Tuesday, December 21, 2010

Cabbage Soup with Bacon and Caraway

A soup for every other Dark Days meal sounds about right to me. As I mentioned in my first Dark Days post, I do like to make soup.

Cabbage, bacon, and caraway soup before its final simmer.
The orange bits are rutabaga.
And why not? Soups are satisfying, simple to make, endlessly variable, and lend themselves well to my locally available ingredients.

This was, sadly, another almost local soup. I like to give soups quick flavor by starting with bacon, or sometimes sausage. There used to be a wider selection of local bacon and sausage at my co-op than there has been the last couple times I've shopped for them. This last time I had four options, bacon from Wisconsin that would have fit my broadest definition of local (we are very very close to Wisconsin) but had nitrites, non-local nitrite free bacon from far away, bison sausage from I know not where, and some apple chicken sausage from California. In the past I have been able to find bacon and/or sausage sourced within 50 - 100 miles of me.

I had to go with the nitrite free bacon option. I cannot say whether or not nitrites and nitrates are a food safety issue, but they give me migraines so I avoid them.

This was a weekend shopping trip so I couldn't speak with any buyers, but I will need to ask my co-op about this change ASAP. If I'm lucky, their past suppliers are still around and I can buy directly from them.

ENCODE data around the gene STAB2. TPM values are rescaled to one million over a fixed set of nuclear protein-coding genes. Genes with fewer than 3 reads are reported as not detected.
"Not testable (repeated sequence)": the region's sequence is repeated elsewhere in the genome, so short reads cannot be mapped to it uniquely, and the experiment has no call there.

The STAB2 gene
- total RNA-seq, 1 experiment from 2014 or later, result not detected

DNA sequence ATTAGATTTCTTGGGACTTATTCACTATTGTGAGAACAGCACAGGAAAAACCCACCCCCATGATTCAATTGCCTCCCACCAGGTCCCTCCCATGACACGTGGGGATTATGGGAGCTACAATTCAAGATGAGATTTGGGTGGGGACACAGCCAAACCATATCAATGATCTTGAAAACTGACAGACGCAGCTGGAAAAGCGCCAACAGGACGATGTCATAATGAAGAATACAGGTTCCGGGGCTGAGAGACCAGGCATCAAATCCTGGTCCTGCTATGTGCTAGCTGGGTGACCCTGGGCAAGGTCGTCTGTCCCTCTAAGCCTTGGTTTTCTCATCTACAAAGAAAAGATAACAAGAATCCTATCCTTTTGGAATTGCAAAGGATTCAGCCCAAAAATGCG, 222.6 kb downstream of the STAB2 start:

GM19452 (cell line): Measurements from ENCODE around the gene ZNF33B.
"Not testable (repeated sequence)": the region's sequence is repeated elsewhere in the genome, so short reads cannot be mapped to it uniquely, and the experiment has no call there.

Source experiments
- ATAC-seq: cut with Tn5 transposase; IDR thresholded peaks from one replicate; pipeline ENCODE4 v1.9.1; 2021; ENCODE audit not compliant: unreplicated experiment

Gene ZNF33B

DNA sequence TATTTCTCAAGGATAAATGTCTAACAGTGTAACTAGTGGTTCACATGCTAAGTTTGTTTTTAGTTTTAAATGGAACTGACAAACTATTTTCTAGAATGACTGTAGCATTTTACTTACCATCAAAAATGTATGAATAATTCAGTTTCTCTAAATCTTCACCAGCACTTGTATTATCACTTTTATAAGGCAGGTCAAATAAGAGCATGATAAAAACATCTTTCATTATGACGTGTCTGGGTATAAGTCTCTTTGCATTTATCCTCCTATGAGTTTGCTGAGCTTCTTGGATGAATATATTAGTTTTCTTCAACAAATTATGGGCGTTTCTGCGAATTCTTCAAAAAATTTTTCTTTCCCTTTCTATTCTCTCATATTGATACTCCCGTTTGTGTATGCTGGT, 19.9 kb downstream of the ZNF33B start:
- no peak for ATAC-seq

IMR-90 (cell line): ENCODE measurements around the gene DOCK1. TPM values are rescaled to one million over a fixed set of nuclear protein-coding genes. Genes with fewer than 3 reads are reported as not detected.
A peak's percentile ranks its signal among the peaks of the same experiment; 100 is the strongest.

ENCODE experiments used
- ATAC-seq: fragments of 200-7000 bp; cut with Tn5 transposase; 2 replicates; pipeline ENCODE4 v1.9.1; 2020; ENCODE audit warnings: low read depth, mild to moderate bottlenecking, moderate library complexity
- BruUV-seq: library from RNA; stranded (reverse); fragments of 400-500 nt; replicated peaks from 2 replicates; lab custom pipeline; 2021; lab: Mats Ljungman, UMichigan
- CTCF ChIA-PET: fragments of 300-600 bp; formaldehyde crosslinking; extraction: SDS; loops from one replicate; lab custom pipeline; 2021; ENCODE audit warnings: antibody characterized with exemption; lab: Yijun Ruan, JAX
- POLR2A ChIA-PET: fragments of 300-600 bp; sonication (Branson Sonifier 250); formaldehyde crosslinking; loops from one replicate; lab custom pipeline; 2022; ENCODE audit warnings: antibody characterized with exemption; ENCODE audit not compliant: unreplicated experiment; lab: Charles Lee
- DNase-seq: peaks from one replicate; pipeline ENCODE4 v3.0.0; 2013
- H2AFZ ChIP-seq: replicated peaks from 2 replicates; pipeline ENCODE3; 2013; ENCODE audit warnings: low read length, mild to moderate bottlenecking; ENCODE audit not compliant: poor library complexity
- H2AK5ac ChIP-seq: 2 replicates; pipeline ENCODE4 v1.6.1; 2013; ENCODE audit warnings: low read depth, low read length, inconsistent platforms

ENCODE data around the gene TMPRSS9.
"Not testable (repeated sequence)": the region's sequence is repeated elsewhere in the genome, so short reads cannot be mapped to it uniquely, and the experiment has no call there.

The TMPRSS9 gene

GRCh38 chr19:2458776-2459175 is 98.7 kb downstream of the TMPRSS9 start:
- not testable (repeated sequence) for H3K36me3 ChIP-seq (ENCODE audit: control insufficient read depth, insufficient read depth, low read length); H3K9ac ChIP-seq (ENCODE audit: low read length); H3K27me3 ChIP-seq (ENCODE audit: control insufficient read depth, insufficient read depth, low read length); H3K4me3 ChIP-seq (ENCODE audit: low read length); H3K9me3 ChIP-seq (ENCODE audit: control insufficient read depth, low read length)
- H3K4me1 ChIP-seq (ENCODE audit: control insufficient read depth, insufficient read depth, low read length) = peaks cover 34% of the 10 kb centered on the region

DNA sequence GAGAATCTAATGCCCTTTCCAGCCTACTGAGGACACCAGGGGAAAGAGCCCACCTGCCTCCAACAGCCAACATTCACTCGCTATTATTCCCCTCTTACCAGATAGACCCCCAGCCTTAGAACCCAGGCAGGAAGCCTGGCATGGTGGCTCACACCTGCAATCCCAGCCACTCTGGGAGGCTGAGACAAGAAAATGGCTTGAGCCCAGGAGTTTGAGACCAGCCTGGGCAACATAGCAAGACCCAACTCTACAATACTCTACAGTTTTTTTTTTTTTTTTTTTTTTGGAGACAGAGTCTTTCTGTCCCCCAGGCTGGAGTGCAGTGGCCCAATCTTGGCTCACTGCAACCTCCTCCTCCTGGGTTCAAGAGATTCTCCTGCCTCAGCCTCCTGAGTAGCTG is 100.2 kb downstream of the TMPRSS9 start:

3/4 of a twelve ounce package of bacon, one medium onion, one rutabaga,
two turnips, a tablespoon whole caraway seed, and some dried jalapeno.
I deglazed this pan with a bit of water, added a medium cabbage, chopped,
one pint home canned tomato puree, and water to cover.This simmered
for about a half hour, until the cabbage was tender but not limp.
The rest of the soup, aside from the salt, pepper, and caraway seed, was local. The vegetables, which included cabbage, rutabaga, turnips, onion, canned tomato puree, and dried chile pepper were a collection from four different area gardens (including ours).

"Bacon Bits"
The highlight of the soup was the bacon crumbles I garnished it with. I used about 3/4 of the bacon for the soup itself. The remaining was chopped into bite sized pieces and fried with a generous pinch of whole caraway seed and a half a dried jalapeno pepper minced.


  1. You can always buy a hog from a 4-Her. Most people keep their bacon and sausage after they butcher a hog, but the last couple of years the Anttila kids have had theirs butchered after the auction and just sold it in various cuts because they couldn't get fair market price from bidders. Kolpacks usually have a fair selection of meats, but again, the bacon and sausages are always gone first. Venison sausage is usually something you can have made, but then you have to shoot a deer and be okay with whatever mixer pork you get with it.

  2. Thanks for the tips Jody. Silly me for not thinking of this. We get our beef from the Kolpacks but for some reason I had it in my head that I would need to go to a store for bacon and sausage. I'll have to ask around and see if anyone still has some. If nothing else, we're going to try our hand at making turkey sausage one of these days - we'll see how that goes.